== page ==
So without further preambling, here ya go:

slm: This is quite saddening. However, a word for all those feeling outraged at the cruelty. I’m pretty sure the noose is supposed to trap the animal by the leg in this type of trap, and this outcome was an unfortunate accident.

Will Campbell: The hiring and compensating of an alleged professional trapper using methods that resulted in the horrific destruction of the coyote is “unfortunate” to put it mildly, but not an “accident” by any stretch of the imagination.

This would not have happened had sane and humane ways been employed to exclude coyotes from the property.

skr: How exactly are you supposed to exclude coyotes that can easily scale a six foot fence which is the maximum fence height allowed by code?

Will Campbell: Excellent question, skr: An effective device to aid in preventing coyotes from scaling fences are known as “Coyote Rollers,” which mount at the head of the barrier and prevent the coyote from being able to grab onto the top of it.

coyote9

skr: At $7/lnft uninstaled [sic], not many can afford those unfortunately.

Will Campbell: I got the sense you might either be asking rhetorically and you’d find a way to fault my response. You asked “How exactly how are you supposed to exclude coyotes that can easily scale a six-foot fence?” and I gave you the answer to it. Had you asked “How exactly how are you supposed to exclude coyotes that can easily scale a six-foot fence but not spend $7/lnft uninstalled?” I’d encourage you to DIY a similar and effective and far less costly system using brackets and PVC pipe as illustrated below.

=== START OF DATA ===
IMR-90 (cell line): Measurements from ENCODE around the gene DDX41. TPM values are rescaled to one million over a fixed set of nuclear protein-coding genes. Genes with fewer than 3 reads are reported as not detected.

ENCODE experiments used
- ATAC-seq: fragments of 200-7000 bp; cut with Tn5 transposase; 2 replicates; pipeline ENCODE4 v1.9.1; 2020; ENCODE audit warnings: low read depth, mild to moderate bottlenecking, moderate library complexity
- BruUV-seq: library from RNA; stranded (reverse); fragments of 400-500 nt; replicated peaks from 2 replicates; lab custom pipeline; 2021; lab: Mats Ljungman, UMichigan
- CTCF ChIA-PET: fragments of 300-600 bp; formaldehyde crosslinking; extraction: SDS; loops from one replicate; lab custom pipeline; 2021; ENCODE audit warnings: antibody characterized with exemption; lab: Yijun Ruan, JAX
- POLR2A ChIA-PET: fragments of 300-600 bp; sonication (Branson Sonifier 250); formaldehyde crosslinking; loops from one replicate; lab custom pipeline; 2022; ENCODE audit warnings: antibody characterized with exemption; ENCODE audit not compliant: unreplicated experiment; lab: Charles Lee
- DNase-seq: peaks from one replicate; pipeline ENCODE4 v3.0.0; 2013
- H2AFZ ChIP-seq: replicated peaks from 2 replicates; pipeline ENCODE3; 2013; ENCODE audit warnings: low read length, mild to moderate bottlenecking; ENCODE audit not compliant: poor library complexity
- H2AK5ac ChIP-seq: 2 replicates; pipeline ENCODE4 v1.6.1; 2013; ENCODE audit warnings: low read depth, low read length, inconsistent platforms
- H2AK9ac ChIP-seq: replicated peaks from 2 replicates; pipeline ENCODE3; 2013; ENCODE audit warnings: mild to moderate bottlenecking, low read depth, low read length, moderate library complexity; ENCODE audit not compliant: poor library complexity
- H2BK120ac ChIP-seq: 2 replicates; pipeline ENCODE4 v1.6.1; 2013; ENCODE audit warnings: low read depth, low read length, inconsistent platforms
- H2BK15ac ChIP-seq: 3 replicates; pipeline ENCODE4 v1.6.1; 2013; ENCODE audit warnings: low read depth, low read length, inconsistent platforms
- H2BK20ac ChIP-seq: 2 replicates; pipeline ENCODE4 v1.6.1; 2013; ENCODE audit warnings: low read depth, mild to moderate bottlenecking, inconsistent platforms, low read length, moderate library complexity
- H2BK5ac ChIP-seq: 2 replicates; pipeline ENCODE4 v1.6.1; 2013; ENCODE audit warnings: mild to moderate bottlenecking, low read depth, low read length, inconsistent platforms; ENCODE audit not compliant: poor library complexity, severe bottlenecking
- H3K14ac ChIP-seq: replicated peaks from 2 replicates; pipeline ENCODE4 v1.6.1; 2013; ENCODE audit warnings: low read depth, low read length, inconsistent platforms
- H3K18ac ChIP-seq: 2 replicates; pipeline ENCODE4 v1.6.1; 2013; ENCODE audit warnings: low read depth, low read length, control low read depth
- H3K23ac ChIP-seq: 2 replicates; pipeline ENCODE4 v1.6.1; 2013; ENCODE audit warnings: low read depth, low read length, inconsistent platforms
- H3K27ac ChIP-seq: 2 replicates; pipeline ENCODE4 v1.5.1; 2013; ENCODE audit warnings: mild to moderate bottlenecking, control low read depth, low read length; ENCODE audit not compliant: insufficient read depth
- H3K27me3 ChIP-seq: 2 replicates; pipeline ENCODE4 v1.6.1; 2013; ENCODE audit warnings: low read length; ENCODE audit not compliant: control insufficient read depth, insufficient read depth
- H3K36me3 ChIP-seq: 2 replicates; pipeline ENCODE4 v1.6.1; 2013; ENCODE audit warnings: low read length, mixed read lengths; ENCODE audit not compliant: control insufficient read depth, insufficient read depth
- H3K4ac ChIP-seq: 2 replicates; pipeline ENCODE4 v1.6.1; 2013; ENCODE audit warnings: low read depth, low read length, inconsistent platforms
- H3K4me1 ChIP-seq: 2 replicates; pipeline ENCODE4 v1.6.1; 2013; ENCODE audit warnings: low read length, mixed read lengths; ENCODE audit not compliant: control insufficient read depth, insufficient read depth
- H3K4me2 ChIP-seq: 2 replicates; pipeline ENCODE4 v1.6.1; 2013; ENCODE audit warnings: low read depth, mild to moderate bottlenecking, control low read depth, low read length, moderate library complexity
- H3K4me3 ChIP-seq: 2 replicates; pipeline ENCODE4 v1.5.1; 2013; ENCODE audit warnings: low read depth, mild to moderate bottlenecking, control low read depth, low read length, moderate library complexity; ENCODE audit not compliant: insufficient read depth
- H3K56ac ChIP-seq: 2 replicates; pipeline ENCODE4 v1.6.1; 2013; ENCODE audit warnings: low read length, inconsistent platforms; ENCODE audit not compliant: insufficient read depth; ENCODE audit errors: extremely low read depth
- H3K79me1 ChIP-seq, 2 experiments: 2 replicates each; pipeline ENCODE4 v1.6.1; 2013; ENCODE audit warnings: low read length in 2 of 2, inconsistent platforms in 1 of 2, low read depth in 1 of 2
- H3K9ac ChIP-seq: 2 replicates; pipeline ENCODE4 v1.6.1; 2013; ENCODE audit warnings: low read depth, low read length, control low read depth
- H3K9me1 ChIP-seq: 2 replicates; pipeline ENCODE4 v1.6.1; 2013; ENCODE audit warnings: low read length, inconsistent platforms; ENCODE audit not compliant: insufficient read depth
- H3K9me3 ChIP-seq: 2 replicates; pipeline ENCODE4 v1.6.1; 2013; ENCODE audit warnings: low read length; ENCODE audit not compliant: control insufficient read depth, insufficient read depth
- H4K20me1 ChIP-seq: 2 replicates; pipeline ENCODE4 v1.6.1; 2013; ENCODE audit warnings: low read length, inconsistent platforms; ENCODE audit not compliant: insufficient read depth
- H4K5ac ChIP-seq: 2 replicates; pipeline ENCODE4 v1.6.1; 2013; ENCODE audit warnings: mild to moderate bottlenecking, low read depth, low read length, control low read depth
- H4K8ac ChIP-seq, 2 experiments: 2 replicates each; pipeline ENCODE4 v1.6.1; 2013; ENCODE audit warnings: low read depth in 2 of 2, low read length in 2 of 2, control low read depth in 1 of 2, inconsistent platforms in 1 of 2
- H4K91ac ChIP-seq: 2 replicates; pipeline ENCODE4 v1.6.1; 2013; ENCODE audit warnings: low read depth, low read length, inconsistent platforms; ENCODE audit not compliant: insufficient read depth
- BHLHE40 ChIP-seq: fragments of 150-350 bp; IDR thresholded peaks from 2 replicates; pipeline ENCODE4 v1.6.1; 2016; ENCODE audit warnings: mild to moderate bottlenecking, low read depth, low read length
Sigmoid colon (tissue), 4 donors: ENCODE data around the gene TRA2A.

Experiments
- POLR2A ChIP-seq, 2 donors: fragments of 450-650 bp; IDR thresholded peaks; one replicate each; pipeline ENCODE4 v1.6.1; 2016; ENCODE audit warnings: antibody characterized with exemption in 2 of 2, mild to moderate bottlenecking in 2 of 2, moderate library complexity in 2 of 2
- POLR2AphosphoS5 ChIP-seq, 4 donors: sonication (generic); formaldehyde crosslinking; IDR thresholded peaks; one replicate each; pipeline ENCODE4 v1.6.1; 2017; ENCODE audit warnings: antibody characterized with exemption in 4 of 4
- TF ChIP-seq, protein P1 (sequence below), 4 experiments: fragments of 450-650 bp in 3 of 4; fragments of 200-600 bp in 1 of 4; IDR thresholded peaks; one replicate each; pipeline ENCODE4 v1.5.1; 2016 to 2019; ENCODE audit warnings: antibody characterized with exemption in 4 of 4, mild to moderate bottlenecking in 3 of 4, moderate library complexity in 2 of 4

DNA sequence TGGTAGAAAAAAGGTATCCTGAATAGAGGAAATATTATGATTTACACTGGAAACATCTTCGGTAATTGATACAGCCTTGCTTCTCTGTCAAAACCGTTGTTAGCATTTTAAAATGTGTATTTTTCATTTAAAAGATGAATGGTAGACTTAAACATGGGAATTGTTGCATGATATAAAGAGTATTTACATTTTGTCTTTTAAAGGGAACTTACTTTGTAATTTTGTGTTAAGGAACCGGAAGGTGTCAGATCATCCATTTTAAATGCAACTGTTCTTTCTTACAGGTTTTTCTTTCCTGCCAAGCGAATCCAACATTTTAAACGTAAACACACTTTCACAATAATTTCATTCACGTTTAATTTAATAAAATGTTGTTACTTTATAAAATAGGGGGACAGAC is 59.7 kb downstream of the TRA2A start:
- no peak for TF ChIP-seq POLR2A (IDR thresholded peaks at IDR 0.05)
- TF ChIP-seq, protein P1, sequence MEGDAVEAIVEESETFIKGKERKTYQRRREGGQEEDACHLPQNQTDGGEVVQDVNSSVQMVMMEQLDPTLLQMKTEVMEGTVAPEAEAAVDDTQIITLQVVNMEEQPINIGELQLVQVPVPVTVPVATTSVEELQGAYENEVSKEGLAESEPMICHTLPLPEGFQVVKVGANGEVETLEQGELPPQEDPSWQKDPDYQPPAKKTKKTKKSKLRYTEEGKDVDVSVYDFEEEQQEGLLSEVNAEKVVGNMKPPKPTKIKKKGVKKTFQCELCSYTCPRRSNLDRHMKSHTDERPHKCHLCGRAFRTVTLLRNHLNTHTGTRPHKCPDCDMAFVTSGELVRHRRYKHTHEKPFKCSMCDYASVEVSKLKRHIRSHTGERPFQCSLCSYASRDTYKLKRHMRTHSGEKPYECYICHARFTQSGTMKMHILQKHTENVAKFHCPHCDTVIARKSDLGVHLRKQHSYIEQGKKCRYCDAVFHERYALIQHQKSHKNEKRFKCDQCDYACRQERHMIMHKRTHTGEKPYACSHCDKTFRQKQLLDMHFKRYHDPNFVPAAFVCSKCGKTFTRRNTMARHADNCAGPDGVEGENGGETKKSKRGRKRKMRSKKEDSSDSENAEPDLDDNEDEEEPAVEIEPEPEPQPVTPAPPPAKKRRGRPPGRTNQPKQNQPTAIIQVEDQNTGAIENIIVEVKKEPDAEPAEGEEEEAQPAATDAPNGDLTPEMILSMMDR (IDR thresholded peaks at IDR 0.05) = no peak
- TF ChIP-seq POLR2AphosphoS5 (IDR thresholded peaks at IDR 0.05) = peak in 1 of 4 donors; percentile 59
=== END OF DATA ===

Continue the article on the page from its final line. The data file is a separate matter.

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skr: I found fault with your suggestion because it increases the already high cost of fencing by about 50% and it was presented as such an obvious and easy solution even though it is out of reach of many people. Especially compared to trapping and killing predatory vermin. Plus there is also the even more common problem of coyotes going under fences, which necessitates trenching around the property and installing fencing below grade. That is extremly expensive. It’s a lot easier to tell people they should just humanely exclude coyotes than to actually exclude coyotes.